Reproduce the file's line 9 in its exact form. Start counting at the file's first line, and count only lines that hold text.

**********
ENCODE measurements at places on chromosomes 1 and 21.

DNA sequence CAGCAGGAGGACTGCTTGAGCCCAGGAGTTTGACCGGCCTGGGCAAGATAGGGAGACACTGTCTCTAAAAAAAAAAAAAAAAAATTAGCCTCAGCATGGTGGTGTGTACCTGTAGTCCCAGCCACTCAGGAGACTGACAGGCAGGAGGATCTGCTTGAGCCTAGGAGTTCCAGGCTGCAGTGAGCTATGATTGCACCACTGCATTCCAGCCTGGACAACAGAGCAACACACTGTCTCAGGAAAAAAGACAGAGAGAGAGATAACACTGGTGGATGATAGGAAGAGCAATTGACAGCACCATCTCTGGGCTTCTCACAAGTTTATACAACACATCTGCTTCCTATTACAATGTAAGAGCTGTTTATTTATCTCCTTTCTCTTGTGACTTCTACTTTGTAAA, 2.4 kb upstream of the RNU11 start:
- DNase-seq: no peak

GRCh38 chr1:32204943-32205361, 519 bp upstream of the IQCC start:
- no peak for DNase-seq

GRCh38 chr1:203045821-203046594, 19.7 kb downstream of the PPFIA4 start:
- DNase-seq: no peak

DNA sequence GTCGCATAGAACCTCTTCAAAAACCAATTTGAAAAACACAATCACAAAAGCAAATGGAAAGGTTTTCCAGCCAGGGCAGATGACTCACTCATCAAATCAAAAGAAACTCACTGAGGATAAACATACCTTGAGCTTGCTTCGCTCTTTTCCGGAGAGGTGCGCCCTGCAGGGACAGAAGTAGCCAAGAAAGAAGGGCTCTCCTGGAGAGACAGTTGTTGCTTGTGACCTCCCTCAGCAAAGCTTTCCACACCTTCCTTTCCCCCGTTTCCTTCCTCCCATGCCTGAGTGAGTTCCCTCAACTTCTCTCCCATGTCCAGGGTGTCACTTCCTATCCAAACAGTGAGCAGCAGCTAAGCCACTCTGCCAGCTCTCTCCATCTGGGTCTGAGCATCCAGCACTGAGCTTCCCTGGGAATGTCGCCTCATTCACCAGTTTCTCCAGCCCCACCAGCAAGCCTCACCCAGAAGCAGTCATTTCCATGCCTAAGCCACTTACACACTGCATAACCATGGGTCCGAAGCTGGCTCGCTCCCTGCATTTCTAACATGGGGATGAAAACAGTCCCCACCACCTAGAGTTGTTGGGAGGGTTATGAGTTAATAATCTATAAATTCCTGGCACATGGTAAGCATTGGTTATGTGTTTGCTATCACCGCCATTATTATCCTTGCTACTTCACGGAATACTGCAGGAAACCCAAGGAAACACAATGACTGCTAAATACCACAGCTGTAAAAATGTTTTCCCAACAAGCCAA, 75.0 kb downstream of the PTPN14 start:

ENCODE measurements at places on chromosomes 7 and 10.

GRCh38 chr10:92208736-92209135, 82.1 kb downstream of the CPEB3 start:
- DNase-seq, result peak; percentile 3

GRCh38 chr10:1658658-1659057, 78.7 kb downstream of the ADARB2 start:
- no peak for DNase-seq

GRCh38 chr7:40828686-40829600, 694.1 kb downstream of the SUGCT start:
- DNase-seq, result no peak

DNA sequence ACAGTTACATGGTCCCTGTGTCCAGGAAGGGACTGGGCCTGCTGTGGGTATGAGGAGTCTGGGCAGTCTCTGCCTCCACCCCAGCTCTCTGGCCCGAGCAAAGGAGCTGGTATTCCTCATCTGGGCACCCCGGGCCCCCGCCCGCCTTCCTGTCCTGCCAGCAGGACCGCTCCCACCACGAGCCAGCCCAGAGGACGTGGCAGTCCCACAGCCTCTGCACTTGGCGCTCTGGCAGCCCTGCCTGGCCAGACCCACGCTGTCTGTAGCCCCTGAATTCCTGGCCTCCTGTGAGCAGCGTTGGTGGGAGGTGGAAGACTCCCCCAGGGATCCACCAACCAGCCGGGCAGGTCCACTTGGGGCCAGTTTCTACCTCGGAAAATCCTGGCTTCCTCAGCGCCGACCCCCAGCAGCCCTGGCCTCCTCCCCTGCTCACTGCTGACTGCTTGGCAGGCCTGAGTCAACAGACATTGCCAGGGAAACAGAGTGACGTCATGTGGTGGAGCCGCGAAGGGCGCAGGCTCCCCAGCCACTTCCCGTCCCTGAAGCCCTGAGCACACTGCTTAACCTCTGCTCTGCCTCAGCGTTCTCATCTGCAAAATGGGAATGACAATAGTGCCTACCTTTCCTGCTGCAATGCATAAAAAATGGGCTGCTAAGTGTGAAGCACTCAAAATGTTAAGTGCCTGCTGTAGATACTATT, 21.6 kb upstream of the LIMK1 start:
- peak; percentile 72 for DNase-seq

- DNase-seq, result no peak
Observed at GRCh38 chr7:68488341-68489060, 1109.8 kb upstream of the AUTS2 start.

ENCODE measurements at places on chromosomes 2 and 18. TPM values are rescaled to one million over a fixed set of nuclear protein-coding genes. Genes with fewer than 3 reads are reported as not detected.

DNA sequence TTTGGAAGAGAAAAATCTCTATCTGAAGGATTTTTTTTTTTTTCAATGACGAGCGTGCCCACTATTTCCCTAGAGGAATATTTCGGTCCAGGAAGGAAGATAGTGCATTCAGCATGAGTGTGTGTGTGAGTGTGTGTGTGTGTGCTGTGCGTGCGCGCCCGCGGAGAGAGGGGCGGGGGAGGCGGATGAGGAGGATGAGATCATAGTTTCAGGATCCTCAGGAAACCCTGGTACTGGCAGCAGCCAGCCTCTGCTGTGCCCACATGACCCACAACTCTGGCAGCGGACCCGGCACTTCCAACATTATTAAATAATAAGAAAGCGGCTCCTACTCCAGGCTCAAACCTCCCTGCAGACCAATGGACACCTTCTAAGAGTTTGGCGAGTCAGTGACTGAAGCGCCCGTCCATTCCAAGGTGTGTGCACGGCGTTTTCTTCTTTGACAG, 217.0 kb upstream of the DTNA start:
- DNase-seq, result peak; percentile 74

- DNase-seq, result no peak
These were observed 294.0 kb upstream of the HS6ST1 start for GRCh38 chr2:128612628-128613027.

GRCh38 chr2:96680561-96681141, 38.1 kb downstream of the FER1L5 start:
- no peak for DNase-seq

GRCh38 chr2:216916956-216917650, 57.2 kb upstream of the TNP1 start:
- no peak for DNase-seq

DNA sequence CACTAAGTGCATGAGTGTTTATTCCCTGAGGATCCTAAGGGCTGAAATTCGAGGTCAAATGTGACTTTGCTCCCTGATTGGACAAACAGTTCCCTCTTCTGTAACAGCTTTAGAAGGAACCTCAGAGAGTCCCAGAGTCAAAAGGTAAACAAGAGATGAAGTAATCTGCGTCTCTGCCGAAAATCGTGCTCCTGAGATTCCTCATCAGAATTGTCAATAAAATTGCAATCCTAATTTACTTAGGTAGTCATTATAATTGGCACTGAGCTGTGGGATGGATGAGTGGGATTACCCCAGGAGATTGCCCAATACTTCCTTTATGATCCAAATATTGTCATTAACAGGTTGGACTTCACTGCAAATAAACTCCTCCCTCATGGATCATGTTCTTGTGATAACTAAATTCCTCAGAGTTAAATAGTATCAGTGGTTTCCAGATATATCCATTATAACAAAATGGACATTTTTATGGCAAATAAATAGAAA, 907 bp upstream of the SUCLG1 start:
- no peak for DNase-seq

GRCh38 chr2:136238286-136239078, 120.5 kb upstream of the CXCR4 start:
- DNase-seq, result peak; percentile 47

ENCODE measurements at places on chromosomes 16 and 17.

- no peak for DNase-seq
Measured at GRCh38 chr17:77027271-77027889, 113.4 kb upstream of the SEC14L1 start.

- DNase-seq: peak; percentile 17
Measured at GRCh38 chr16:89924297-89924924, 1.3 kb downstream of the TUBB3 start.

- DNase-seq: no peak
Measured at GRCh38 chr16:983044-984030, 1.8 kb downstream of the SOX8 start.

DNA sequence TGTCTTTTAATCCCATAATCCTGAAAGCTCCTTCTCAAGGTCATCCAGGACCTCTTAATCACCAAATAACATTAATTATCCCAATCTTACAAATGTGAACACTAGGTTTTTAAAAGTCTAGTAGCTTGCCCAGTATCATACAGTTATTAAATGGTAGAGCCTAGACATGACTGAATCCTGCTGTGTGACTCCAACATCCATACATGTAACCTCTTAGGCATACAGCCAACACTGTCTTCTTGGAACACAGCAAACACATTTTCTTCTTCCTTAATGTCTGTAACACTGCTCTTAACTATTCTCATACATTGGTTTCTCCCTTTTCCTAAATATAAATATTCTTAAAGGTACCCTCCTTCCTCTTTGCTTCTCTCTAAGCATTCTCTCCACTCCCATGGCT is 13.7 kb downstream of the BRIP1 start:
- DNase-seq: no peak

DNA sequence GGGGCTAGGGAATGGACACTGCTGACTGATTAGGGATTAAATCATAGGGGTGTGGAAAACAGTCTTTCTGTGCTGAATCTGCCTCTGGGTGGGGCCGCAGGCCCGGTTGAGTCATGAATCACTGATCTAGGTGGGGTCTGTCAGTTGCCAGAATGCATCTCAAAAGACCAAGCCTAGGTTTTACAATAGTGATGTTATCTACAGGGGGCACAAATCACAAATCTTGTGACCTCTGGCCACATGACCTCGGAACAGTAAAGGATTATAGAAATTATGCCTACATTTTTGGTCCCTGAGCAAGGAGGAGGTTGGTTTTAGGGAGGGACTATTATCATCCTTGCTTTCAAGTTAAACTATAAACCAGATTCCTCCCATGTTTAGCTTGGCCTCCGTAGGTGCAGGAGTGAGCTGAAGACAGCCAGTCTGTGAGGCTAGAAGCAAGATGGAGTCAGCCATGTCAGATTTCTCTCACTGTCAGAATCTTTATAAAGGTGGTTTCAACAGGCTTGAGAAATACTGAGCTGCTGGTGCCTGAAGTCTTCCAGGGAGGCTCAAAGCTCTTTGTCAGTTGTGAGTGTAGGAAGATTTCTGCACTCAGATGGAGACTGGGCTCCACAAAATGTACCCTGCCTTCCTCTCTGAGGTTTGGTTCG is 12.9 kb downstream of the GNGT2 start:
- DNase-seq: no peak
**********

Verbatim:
ENCODE measurements at places on chromosomes 7 and 10.